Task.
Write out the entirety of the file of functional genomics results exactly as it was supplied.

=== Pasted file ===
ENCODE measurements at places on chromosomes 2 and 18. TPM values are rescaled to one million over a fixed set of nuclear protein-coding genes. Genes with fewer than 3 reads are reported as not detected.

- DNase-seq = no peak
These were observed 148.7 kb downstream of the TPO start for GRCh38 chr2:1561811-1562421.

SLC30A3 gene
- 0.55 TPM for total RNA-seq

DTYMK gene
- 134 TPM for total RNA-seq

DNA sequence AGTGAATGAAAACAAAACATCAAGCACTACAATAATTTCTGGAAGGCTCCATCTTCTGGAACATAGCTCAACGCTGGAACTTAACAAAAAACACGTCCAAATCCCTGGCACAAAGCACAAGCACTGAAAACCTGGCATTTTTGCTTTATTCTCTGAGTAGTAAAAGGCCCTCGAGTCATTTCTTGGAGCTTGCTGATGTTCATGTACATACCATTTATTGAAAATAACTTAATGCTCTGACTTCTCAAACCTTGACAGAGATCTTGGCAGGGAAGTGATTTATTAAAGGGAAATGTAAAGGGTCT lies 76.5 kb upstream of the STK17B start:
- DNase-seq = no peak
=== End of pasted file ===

ENCODE measurements at places on chromosomes 2 and 18. TPM values are rescaled to one million over a fixed set of nuclear protein-coding genes. Genes with fewer than 3 reads are reported as not detected.

- DNase-seq = no peak
These were observed 148.7 kb downstream of the TPO start for GRCh38 chr2:1561811-1562421.

SLC30A3 gene
- 0.55 TPM for total RNA-seq

DTYMK gene
- 134 TPM for total RNA-seq

DNA sequence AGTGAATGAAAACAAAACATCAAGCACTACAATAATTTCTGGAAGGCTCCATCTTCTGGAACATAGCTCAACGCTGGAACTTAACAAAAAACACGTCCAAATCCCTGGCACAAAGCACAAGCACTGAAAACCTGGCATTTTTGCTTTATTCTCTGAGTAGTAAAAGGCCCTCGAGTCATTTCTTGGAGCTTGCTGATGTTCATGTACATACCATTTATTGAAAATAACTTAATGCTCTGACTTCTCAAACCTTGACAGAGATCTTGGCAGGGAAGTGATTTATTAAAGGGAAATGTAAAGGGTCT lies 76.5 kb upstream of the STK17B start:
- DNase-seq = no peak